A new Superman film is apparently in the works from Warner Brothers.  I fear that, with the success of The Dark Knight, they are going to try and imitate Chris Nolan's work on Batman.  They said of the film, "We're going to try to go dark to the extent that the character allows it."  While I love the Nolan Batman films, I think that this is completely the wrong direction to come at a Superman film.  What works for Batman doesn't work at all for Superman.  This trend of trying to make superhero films "dark and edgy" is forebodingly similar to what happened during the Dark Age of Comics about 15-20 years ago and ended up giving us some of the worst comic book stories in history.  So, from my tiny corner of the internet, I am issuing my plea:  don't butcher everything that is great about Superman.  If they are true to the character and honest to his story, they will make a good movie.  If they try to force him into a role he doesn't fit, I guarantee the movie will be a disaster, and probably only increase the strange dislike the public already has for Superman.

I hope that I have made you consider the merits that Superman has as a character, and maybe made you appreciate him more than you did before.  He is not my favorite Superhero by any means, but, in a world increasingly dominated by stories that feel the need to be dark and morally ambiguous, it's nice to have a superhero who can be counted on, who will do the right thing, stand up for the little guy, defend us in our time of need, and show us that there is still hope left in this world.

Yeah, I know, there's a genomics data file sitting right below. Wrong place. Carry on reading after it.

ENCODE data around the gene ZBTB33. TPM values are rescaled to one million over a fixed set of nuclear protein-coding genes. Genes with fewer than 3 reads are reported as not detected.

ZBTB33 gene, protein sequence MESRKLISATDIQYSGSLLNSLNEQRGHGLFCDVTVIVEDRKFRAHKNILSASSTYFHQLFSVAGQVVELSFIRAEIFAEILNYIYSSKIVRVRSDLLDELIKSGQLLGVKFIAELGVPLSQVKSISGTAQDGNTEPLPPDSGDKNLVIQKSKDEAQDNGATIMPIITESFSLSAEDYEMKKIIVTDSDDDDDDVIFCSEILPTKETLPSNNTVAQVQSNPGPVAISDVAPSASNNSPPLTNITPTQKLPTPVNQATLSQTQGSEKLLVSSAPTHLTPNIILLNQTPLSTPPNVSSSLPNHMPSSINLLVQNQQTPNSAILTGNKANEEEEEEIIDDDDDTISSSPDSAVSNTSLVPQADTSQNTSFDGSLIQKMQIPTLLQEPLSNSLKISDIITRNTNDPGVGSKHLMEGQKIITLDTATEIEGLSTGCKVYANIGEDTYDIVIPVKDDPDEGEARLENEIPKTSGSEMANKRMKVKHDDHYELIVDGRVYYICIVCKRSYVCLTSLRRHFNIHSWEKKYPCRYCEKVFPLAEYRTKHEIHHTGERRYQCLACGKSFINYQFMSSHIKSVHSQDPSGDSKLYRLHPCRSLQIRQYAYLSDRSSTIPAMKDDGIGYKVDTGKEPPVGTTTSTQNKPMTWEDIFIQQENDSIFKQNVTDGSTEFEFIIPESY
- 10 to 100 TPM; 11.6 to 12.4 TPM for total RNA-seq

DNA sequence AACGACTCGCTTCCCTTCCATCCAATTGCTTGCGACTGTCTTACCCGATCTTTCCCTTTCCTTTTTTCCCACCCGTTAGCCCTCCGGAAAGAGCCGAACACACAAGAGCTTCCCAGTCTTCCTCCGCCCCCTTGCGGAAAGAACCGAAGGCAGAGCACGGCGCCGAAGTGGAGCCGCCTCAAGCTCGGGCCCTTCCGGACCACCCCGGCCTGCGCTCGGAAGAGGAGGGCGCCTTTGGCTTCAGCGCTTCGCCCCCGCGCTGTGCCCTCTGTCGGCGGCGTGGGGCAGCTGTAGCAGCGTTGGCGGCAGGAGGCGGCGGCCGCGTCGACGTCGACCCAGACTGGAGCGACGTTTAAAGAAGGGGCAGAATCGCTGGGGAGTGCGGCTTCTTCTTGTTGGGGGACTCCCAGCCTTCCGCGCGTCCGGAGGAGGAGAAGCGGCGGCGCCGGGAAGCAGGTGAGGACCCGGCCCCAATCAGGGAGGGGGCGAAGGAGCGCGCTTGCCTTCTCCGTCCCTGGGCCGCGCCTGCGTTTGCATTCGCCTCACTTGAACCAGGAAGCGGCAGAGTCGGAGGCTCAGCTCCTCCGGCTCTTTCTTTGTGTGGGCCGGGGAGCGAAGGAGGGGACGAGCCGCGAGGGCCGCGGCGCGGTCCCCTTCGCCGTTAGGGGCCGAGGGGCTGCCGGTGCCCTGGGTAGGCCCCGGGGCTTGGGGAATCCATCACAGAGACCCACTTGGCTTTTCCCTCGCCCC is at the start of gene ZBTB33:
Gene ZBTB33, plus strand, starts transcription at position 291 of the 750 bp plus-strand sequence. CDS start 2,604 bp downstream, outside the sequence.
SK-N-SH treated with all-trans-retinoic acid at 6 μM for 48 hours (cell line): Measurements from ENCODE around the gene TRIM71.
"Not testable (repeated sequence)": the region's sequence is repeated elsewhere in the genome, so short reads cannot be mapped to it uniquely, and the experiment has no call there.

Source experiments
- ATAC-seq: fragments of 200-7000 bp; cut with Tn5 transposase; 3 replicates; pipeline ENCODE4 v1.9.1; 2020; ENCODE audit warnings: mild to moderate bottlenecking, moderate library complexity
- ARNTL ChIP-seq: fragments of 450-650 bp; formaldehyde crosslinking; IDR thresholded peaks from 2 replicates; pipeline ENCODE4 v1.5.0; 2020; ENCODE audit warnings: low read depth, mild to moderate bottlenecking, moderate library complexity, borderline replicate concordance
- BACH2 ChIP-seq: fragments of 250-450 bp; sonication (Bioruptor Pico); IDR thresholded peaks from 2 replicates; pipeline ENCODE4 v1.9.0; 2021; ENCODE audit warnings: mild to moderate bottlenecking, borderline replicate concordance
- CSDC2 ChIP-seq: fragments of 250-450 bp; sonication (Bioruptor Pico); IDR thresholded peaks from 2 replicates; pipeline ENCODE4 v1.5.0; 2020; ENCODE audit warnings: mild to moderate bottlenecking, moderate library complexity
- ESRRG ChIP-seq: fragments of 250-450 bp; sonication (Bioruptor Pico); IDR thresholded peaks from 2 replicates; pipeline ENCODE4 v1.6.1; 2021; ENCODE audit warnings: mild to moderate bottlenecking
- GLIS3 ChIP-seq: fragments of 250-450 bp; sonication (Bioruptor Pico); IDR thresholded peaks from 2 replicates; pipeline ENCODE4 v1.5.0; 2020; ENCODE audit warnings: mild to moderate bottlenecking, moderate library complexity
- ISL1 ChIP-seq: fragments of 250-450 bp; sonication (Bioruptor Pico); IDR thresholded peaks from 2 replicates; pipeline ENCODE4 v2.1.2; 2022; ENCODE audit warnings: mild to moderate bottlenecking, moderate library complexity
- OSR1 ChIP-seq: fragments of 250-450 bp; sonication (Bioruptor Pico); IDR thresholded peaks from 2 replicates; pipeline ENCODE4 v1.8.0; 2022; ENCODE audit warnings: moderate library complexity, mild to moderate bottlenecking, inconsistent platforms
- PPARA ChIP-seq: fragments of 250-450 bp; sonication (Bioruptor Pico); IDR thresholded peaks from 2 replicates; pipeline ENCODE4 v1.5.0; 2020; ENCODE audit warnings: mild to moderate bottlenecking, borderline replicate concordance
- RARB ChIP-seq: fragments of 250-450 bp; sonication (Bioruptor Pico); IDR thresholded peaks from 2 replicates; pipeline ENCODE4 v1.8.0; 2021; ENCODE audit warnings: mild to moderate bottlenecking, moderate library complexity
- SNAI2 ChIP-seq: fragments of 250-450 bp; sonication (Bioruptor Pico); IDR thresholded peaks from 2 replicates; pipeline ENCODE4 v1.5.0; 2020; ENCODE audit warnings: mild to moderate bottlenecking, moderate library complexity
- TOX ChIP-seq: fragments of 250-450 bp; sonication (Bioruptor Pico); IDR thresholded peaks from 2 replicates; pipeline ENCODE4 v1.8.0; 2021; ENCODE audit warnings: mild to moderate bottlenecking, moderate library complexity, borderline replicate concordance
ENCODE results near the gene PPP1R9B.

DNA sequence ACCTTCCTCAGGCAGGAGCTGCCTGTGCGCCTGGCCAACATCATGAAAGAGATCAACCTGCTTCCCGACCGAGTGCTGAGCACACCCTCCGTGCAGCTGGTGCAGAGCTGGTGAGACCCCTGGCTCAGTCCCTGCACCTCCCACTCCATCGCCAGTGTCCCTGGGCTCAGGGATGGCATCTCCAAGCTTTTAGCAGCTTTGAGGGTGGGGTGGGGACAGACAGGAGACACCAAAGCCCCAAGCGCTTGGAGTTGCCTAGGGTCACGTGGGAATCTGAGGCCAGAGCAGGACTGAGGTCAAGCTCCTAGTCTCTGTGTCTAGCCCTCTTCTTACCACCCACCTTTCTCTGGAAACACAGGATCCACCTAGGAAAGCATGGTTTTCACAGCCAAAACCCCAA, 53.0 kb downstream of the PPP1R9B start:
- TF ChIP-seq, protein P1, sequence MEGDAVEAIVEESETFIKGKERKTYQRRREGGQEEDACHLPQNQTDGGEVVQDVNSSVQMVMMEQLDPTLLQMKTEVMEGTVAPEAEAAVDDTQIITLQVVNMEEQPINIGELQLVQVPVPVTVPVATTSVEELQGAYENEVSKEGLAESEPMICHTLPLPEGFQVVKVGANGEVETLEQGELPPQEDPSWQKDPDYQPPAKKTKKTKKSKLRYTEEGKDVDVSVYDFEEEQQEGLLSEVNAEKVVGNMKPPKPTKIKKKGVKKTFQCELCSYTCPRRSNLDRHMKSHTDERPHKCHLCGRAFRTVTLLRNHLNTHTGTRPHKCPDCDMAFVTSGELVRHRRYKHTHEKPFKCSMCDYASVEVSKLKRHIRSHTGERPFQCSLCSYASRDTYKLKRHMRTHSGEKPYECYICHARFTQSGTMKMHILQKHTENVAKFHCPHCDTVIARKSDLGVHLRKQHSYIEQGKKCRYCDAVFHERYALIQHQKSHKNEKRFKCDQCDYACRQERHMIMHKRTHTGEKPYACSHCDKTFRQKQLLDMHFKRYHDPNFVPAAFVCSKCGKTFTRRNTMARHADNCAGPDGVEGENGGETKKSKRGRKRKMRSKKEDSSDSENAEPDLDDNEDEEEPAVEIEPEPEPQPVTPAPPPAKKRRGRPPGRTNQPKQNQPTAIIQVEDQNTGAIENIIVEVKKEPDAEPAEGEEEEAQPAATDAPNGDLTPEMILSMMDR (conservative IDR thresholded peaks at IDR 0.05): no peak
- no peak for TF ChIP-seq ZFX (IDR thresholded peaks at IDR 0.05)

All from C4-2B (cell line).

Monday, October 11, 2010

Buffy Season 8 #37

Last Gleaming Part 2


I always feel weird about talking about a single issue in a larger arc.  In the modern age of comics, and especially with Buffy, it seems more and more like the stories are meant to be told in terms of arcs with individual issues being just smaller pieces.  In that sense, I feel like the arcs have been equivalent to episodes of the show, while the issues have been acts in those episodes.